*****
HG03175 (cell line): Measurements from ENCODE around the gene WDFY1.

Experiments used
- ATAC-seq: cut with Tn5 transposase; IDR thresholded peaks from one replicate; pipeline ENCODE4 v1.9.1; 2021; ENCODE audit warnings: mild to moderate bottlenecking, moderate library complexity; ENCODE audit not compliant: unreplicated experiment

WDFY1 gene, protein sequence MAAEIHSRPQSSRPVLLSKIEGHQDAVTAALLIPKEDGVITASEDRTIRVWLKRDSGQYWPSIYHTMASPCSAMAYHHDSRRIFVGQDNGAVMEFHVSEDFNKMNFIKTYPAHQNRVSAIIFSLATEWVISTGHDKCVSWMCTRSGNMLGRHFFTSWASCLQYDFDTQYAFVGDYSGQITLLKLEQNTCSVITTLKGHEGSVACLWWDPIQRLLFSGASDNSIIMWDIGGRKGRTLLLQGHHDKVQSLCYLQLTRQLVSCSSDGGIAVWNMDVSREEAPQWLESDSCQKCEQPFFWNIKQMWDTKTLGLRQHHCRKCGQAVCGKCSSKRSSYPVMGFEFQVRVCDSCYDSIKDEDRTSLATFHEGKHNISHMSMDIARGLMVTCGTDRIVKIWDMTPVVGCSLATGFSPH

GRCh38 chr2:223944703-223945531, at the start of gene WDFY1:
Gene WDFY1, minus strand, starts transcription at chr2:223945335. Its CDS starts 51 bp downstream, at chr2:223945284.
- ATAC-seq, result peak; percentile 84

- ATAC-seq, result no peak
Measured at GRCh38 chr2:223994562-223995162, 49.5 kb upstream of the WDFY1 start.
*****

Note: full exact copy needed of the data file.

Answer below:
HG03175 (cell line): Measurements from ENCODE around the gene WDFY1.

Experiments used
- ATAC-seq: cut with Tn5 transposase; IDR thresholded peaks from one replicate; pipeline ENCODE4 v1.9.1; 2021; ENCODE audit warnings: mild to moderate bottlenecking, moderate library complexity; ENCODE audit not compliant: unreplicated experiment

WDFY1 gene, protein sequence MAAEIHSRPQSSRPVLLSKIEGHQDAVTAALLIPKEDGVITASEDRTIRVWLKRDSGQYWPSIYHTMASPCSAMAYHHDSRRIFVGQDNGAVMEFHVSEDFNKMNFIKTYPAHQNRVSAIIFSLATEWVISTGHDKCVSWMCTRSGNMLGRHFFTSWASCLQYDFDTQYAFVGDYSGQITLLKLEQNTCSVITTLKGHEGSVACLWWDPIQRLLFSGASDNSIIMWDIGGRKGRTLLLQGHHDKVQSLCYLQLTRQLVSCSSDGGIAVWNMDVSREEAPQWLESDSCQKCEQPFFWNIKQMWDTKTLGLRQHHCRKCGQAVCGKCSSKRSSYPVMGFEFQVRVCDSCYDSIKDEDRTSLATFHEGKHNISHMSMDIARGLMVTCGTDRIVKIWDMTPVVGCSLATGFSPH

GRCh38 chr2:223944703-223945531, at the start of gene WDFY1:
Gene WDFY1, minus strand, starts transcription at chr2:223945335. Its CDS starts 51 bp downstream, at chr2:223945284.
- ATAC-seq, result peak; percentile 84

- ATAC-seq, result no peak
Measured at GRCh38 chr2:223994562-223995162, 49.5 kb upstream of the WDFY1 start.